Professionalism in the Software Industry (circa 1985)
As the packaged software industry reached its middle age around 1985, it was difficult for an individual programmer to have an impact. Software had to be marketed via traditional media, burned onto a physical medium, put into a fancy package, and shipped to a retailer. Consequently, 50 or more people were involved in any piece of code reaching an end-user. It would have been tough for a software engineer to aspire to the same standards of professionalism that put Surgeon 3 over the top. How can the software engineer ensure that his or her innovation will ever reach an end-user if shipping it out the door requires 50 other people to be paid on an ongoing basis? How can the software engineer teach other programmers how to practice the innovation if the software is closed-source and his or her organization’s employment agreements mandate secrecy? The industrial programmer circa 1985 was a factory employee, pure and simple. He or she might aspire to achieve high standards of craftsmanship but never professionalism.
What were a programmer’s options, then, if in fact craftsmanship proved to be an unsatisfying career goal? The only escape from the strictures of closed-source and secrecy was the university. A programmer could join a computer science research lab at a university where, very likely, he or she would be permitted to teach others via publication, source code release, and face-to-face instruction of students. However, by going into a university, where the required team of 50 would never be assembled to deliver a software product to market, the programmer was giving up the opportunity to work at the state of the art as well as innovate and teach.
Professionalism in the Software Industry (circa 2000)
Like the MIT senior mentioned above, most industrial programmers have not changed their opinion of what it means to be a successful professional. The closer a programmer gets to Bill Gates in terms of wealth, the more successful a professional he is considered to be. Engineers in Silicon Valley worship John Doerr, a venture capitalist at Kleiner Perkins, Larry Ellison, and Bill Gates. There is some evidence that standards are shifting. Richard Stallman and Linus Torvalds draw large crowds of admirers worldwide. These pioneers in the open-source software movement are beginning to exhibit some of the elements of Surgeon 3 (above):
- they practice at the state of the art, writing computer programs that are used by millions of people worldwide (the GNU set of Unix tools and the Linux kernel)
- they have innovated, Stallman having developed the Emacs text editor (one of the first multi-window systems) and Torvalds having developed a new method for coordinating development worldwide
- they have taught others how to practice their innovation by releasing their work as open-source software and by writing documentation
The Internet makes it easier for an individual programmer to distribute work to a large audience, thus making it easier to practice at the state of the art. The open-source movement makes it easier for an individual programmer to find a job where it will be practical to release his or her creations to other programmers who might build on that work. It is thus now within a programmer’s power to improve his or her practice as a software engineering professional, where the definition of professional is similar to that used in medicine.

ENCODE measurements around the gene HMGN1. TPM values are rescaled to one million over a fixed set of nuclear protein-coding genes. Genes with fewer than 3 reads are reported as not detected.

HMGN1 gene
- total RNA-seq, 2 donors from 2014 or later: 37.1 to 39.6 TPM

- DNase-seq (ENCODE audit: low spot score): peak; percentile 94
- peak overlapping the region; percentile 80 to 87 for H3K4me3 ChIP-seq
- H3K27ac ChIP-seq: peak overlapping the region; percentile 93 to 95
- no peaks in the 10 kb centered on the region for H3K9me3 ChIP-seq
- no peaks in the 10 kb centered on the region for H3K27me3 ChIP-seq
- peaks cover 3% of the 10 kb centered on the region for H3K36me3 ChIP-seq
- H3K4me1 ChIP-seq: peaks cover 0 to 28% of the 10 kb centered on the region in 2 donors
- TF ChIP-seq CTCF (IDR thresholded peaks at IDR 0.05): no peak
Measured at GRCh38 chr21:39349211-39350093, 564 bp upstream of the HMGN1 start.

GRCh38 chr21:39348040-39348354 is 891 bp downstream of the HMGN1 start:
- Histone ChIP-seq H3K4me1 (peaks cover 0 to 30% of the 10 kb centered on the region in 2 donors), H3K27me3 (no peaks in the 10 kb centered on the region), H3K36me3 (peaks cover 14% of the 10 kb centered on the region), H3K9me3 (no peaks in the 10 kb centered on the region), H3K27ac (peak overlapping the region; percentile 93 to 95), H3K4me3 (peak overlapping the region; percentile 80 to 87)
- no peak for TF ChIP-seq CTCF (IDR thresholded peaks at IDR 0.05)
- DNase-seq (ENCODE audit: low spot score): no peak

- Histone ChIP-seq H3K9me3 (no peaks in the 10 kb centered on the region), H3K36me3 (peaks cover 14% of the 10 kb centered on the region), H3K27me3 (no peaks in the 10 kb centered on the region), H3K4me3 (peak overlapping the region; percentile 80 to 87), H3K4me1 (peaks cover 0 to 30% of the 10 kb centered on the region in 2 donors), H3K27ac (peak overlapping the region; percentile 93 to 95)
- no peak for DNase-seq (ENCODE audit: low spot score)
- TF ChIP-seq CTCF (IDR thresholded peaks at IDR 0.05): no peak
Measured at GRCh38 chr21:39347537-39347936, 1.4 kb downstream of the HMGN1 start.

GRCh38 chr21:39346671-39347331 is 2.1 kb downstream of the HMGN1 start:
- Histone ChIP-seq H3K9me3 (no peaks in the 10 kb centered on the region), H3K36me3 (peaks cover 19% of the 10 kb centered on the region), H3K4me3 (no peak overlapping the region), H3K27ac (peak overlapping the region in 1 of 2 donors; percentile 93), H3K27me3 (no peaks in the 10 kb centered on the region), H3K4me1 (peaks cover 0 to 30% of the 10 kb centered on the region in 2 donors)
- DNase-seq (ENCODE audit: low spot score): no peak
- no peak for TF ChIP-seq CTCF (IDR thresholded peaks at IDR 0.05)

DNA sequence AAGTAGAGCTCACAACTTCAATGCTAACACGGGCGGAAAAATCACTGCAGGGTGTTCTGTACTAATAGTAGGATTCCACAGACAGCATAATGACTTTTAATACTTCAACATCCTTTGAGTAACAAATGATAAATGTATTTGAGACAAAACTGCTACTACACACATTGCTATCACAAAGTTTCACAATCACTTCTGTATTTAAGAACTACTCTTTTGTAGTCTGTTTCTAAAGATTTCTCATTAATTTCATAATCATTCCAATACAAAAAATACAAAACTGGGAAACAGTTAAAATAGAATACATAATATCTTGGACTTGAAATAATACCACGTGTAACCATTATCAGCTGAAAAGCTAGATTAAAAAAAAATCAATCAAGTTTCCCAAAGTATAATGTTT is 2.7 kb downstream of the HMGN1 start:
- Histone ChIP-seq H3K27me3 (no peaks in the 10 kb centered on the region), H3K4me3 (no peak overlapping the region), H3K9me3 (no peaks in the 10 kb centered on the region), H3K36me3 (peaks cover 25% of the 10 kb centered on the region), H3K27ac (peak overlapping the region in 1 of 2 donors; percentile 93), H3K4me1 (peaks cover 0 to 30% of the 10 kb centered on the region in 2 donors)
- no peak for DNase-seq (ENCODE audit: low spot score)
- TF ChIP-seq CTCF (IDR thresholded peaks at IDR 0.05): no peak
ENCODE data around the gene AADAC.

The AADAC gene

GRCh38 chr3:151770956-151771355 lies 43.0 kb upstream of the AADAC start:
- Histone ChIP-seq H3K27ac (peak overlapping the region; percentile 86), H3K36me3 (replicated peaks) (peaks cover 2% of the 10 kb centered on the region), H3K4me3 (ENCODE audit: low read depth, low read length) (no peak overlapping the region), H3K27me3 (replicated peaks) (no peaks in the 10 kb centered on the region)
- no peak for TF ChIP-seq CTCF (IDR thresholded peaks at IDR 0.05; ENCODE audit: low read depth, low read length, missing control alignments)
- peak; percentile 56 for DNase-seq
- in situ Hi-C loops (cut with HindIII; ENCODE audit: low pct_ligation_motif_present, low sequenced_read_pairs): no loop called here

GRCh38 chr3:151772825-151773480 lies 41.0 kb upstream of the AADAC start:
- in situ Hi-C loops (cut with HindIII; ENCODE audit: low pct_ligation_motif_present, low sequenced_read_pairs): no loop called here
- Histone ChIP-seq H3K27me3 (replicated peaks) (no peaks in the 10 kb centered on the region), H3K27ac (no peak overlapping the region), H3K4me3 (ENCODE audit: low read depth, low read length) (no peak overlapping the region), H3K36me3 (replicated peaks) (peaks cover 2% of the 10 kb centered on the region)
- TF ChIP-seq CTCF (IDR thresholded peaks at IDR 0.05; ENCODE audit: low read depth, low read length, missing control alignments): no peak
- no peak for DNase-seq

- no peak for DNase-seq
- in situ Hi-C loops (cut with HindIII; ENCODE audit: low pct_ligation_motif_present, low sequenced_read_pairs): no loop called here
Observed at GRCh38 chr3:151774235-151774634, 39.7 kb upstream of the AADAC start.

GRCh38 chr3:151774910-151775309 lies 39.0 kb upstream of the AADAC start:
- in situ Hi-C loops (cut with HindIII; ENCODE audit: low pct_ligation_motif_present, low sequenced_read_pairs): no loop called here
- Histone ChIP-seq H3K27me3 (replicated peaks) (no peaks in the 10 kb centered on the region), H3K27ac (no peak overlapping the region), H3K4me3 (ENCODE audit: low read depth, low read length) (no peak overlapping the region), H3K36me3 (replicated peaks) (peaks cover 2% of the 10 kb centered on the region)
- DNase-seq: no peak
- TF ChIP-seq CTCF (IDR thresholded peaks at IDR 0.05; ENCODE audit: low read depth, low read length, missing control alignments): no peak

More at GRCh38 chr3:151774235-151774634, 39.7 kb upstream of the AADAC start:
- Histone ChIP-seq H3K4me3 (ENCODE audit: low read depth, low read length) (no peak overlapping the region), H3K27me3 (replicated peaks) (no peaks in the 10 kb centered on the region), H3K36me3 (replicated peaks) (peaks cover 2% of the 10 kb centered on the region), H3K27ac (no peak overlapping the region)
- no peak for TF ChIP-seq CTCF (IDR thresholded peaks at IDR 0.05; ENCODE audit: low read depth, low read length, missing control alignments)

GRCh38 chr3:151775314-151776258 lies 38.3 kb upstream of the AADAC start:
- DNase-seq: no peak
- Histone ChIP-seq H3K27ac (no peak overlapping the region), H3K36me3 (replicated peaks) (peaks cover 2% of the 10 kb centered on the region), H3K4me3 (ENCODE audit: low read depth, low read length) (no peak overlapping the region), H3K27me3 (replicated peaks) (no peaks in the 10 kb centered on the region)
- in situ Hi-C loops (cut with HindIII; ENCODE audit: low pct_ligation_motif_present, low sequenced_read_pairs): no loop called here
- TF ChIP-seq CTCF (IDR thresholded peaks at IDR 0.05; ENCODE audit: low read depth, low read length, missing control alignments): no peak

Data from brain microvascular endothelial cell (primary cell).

The new definition
We define software engineering professionalism with the following objectives:
- a professional programmer picks a worthwhile problem to attack; we are engineers, not scientists, and therefore should attempt solutions that will solve real user problems
- a professional programmer has a dedication to the end-user experience; most computer applications built these days are Web applications built by small teams and hence it is now possible for an individual programmer to ensure that end users aren’t confused or frustrated (in the case of a programmer working on a tool for other programmers, the goal is defined to be “dedication to ease of use by the recipient programmer”)
- a professional programmer does high quality work; we preserve the dedication to good system design, maintainability, and documentation, that constituted pride of craftsmanship
- a professional programmer innovates; information systems are not good enough, the users are entitled to better, and it is our job to build better systems
- a professional programmer teaches by example; open-source is the one true path for a professional software engineer
- a professional programmer teaches by documentation; writing is hard but the best software documentation has always been written by programmers who were willing to make an extra effort
- a professional programmer teaches face-to-face; we’ve not found a substitute for face-to-face interaction so a software engineering professional should teach fellow workers via code review, teach short overview lectures to large audiences, and help teach multi-week courses
Running: grep -r fuck /usr/src/linux/*– Linux may not be commercial but many would argue that it is definitely professional. Draw your own conclusions. (contributed by Edmund von der Burg).